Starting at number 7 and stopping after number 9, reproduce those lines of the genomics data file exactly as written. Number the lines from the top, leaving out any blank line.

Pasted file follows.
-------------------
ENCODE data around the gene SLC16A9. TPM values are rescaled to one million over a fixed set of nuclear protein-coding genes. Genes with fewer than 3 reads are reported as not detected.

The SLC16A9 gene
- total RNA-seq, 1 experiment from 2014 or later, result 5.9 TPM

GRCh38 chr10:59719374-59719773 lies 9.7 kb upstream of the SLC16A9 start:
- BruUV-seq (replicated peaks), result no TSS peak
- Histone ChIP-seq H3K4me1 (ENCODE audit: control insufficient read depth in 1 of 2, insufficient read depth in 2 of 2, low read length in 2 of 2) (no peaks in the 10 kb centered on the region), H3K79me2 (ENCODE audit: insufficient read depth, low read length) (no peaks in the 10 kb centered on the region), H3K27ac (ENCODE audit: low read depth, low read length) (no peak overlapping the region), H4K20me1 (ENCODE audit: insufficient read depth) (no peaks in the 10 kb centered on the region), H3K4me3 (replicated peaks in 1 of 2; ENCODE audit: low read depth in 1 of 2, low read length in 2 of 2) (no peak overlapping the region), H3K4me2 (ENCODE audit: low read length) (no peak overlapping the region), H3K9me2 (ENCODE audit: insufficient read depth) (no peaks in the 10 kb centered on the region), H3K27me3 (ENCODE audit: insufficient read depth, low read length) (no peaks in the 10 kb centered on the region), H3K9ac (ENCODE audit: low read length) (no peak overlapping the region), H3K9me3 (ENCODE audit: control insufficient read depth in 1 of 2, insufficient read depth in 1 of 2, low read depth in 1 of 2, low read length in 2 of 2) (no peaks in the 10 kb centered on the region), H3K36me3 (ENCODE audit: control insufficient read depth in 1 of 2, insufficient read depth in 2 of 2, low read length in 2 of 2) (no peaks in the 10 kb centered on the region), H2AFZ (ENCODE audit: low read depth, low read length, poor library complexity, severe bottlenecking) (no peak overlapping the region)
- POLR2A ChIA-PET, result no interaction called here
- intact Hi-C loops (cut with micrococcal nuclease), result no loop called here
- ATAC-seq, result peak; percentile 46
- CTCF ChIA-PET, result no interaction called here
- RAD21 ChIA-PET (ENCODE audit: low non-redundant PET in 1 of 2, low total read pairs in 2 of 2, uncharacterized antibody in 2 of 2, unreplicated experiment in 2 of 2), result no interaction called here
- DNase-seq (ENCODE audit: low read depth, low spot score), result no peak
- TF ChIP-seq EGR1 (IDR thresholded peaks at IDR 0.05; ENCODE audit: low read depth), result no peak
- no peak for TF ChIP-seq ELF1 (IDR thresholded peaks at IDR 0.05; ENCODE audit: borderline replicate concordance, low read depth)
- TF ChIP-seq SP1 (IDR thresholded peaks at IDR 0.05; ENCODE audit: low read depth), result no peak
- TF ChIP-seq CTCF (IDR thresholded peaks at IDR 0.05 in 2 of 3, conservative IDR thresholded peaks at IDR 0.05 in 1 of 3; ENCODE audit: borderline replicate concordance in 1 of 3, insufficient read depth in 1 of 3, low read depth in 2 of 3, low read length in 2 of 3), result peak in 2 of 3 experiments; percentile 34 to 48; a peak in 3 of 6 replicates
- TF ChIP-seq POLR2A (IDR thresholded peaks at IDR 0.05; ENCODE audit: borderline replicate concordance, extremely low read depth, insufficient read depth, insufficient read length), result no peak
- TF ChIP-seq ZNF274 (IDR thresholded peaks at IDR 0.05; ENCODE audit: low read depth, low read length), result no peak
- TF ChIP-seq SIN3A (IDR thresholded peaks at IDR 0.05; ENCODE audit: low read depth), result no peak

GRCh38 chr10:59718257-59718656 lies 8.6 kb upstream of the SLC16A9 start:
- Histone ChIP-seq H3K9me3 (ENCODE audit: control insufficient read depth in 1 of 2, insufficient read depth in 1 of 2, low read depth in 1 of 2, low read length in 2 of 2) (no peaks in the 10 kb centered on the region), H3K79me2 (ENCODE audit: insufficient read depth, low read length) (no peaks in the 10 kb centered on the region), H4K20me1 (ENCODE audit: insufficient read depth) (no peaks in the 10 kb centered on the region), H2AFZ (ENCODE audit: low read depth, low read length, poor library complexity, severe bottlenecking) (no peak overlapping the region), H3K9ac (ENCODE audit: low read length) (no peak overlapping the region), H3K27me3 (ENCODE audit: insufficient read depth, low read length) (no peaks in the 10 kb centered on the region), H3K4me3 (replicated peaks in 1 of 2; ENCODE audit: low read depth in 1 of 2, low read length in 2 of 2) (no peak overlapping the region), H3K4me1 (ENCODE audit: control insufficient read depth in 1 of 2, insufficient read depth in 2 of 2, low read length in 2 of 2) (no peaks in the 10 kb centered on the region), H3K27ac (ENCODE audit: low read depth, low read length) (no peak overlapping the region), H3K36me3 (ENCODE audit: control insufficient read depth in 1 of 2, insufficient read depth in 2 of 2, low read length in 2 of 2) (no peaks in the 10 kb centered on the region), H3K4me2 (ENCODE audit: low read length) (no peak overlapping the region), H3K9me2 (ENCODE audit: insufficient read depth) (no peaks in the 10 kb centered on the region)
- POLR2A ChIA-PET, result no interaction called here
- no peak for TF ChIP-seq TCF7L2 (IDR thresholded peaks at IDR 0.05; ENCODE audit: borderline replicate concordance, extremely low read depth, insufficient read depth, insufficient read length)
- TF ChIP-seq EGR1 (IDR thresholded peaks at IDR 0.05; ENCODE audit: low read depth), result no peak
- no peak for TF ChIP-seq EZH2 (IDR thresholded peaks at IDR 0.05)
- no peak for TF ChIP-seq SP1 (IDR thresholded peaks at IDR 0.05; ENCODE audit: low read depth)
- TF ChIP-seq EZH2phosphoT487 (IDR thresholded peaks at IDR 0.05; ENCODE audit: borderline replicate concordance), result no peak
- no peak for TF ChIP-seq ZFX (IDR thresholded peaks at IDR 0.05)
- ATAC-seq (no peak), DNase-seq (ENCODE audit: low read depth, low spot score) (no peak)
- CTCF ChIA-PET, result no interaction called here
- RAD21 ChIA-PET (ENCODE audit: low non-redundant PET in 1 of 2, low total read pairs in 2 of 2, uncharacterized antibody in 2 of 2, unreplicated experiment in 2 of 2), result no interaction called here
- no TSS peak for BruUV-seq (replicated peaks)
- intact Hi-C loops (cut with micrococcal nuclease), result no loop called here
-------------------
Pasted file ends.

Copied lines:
- POLR2A ChIA-PET, result no interaction called here
- intact Hi-C loops (cut with micrococcal nuclease), result no loop called here
- ATAC-seq, result peak; percentile 46